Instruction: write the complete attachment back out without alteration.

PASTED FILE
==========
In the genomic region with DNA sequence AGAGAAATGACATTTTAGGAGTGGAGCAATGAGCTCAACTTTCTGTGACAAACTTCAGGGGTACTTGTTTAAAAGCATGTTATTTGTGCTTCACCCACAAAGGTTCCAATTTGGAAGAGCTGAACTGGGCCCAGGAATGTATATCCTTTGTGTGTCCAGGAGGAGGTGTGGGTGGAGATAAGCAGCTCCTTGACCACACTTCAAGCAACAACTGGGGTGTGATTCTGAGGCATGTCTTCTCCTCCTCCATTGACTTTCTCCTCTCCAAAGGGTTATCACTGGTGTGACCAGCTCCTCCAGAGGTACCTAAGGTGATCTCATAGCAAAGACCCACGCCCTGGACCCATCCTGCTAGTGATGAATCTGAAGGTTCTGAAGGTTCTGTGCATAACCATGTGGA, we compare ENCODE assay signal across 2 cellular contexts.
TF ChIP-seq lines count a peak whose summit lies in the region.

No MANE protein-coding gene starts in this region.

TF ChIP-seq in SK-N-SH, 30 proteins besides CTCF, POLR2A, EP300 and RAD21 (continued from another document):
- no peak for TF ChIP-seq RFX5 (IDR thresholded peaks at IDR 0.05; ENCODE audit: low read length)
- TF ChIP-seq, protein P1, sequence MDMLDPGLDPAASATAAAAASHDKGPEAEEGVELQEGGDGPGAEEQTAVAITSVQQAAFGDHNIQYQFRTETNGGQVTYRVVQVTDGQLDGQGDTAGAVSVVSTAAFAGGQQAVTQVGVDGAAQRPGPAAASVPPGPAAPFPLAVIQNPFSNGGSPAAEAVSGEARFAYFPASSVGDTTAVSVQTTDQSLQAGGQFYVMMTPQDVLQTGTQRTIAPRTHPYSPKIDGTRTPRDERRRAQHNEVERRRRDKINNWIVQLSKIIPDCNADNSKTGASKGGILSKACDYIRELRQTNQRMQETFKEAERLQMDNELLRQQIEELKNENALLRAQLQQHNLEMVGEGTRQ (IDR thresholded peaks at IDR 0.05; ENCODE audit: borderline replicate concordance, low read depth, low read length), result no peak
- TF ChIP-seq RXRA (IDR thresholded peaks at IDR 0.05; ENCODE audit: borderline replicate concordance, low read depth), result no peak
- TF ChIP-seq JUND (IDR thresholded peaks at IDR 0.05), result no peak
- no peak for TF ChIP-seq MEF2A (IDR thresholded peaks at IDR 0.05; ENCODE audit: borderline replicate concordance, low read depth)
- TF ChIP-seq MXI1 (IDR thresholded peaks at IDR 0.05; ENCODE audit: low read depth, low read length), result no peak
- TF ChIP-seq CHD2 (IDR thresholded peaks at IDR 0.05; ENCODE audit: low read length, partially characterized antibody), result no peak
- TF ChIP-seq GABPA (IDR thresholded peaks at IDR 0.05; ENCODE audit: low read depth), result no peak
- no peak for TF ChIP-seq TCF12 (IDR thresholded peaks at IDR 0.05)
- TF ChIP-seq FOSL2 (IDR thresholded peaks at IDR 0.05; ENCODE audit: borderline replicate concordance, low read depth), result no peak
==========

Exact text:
In the genomic region with DNA sequence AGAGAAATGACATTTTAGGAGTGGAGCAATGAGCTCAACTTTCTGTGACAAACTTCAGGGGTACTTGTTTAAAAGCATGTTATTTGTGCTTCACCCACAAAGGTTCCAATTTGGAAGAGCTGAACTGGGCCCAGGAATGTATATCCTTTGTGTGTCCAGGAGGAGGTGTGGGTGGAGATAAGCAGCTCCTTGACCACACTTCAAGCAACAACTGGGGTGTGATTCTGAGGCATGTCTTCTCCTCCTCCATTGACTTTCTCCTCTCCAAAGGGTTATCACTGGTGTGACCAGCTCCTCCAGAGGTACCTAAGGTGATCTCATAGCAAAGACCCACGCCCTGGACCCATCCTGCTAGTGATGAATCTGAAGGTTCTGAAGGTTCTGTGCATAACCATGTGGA, we compare ENCODE assay signal across 2 cellular contexts.
TF ChIP-seq lines count a peak whose summit lies in the region.

No MANE protein-coding gene starts in this region.

TF ChIP-seq in SK-N-SH, 30 proteins besides CTCF, POLR2A, EP300 and RAD21 (continued from another document):
- no peak for TF ChIP-seq RFX5 (IDR thresholded peaks at IDR 0.05; ENCODE audit: low read length)
- TF ChIP-seq, protein P1, sequence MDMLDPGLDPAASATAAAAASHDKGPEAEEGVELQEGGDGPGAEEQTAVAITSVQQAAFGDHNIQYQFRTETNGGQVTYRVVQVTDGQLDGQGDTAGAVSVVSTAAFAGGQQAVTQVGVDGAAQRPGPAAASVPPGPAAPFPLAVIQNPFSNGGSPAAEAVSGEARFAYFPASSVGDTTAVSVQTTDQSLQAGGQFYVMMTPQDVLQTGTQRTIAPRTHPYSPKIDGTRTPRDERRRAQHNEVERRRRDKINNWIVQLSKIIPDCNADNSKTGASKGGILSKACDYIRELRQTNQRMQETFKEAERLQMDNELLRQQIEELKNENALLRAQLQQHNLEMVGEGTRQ (IDR thresholded peaks at IDR 0.05; ENCODE audit: borderline replicate concordance, low read depth, low read length), result no peak
- TF ChIP-seq RXRA (IDR thresholded peaks at IDR 0.05; ENCODE audit: borderline replicate concordance, low read depth), result no peak
- TF ChIP-seq JUND (IDR thresholded peaks at IDR 0.05), result no peak
- no peak for TF ChIP-seq MEF2A (IDR thresholded peaks at IDR 0.05; ENCODE audit: borderline replicate concordance, low read depth)
- TF ChIP-seq MXI1 (IDR thresholded peaks at IDR 0.05; ENCODE audit: low read depth, low read length), result no peak
- TF ChIP-seq CHD2 (IDR thresholded peaks at IDR 0.05; ENCODE audit: low read length, partially characterized antibody), result no peak
- TF ChIP-seq GABPA (IDR thresholded peaks at IDR 0.05; ENCODE audit: low read depth), result no peak
- no peak for TF ChIP-seq TCF12 (IDR thresholded peaks at IDR 0.05)
- TF ChIP-seq FOSL2 (IDR thresholded peaks at IDR 0.05; ENCODE audit: borderline replicate concordance, low read depth), result no peak